New Mexico Gov. Bill Richardson met President-elect Obama in Chicago on Friday, Democratic sources said, and is under consideration to be secretary of state in the Obama administration.
News of the meeting comes after a similar meeting Thursday between Obama and Sen. Hillary Rodham Clinton, D-N.Y., sparked a daylong frenzy of speculation about the possibility that she could be secretary of state.
Clinton is a top contender for the job, the Washington Post quoted unnamed sources as saying. Clinton, in television appearance Friday, said she would not speculate about Obama's Cabinet selections. Her aides referred questions about the process to the Obama transition team, whose officials did not comment. Advisers say only a handful of officials know for certain where Clinton ranks on Obama's short list, which also includes Sen. John Kerry of Massachusetts.
Richardson, who served as energy secretary and U.N. ambassador under President Bill Clinton, has long been considered a possible candidate to run the State Department. Richardson angered the Clintons by endorsing Obama on March 21, giving the senator from Illinois a boost in his bid to become the Democratic nominee.
The mere mention of Clinton's name raised questions about the advantages — and disadvantages — of selecting his former Democratic rival and former first lady, whom Obama passed over as his vice presidential running mate.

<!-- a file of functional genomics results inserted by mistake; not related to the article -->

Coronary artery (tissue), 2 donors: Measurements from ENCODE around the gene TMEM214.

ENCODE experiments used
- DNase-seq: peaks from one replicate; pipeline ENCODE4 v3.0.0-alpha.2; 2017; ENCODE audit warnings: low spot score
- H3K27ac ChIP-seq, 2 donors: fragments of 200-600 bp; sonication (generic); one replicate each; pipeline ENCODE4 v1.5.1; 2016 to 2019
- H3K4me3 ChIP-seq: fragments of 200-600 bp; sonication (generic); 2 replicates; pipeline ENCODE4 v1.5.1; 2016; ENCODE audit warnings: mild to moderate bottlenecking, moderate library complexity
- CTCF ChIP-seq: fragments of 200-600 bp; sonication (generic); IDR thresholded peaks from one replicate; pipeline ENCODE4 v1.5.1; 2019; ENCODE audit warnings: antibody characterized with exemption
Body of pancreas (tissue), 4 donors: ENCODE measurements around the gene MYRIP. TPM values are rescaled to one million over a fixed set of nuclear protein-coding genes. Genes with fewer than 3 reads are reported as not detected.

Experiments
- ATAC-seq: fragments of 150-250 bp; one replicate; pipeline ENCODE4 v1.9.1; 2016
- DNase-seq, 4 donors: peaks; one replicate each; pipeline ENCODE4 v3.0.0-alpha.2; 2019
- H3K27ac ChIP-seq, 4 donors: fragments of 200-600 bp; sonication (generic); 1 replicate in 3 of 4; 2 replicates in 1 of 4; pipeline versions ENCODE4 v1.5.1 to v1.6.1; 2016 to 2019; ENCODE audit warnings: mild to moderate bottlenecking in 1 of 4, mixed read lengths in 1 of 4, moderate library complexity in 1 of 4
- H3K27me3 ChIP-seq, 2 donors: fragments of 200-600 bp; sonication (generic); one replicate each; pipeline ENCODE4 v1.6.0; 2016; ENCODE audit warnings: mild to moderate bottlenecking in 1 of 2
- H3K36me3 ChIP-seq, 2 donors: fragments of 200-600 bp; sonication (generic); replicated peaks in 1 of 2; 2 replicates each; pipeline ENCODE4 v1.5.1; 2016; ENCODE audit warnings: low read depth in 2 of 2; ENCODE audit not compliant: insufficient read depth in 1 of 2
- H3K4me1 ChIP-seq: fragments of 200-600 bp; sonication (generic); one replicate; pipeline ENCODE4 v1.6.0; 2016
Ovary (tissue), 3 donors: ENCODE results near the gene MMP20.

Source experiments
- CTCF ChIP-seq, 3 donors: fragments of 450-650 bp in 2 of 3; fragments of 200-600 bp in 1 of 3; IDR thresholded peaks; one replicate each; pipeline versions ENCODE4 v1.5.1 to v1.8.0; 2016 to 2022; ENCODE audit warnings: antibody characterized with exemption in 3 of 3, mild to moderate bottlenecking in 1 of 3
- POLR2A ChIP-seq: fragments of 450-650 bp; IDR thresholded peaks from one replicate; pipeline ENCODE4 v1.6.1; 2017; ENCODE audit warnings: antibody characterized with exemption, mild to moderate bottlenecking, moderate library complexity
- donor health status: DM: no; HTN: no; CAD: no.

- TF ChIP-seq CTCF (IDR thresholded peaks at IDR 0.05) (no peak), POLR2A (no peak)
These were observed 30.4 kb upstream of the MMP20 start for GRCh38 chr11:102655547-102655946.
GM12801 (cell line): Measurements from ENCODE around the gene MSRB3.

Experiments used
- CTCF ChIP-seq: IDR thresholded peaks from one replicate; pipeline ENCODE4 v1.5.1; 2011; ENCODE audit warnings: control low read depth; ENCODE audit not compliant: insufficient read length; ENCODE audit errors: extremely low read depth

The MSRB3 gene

Among the key questions: How would Clinton fare in the vetting process, and how well would her operation blend into an Obama operation famous for its discipline and collegiality?
A third political consideration for Obama is how to handle Kerry, who set Obama's political career in motion by having him give the keynote address at the Democratic convention in 2004. Kerry is a senior member of the Senate Foreign Relations Committee; Clinton is a member of the Senate Armed Services Committee.
YouTube president: Obama plans to tape a weekly address not just for radio listeners, as presidents have for years, but for YouTube Internet viewers, too. A four-minute address will be posted today through a YouTube link on his transition Web site, www.change.gov. And he will continue to do the videos when he takes office Jan. 20.
McCain meeting: Obama meets Republican Sen. John McCain on Monday, hoping to make an ally of the man he defeated for the presidency. Advisers don't expect an administration post for McCain but say Obama would like to have the Arizona senator partner with him on legislation they both have advocated, such as climate change, government reform, immigration and a ban on torture.
Alaska count: Republican Sen. Ted Stevens, a stalwart of Alaska politics who was convicted of felony charges last month, fell further behind his Democratic rival Friday, and most remaining ballots come from parts of the state that have favored the challenger. Mark Begich, the two-term mayor of Anchorage, increased his lead from 814 votes to 1,022 as election workers counted 17,100 ballots. Begich had 47.4 percent of the vote to Stevens' 47.0 percent.
Information from the Associated Press was also used in this report.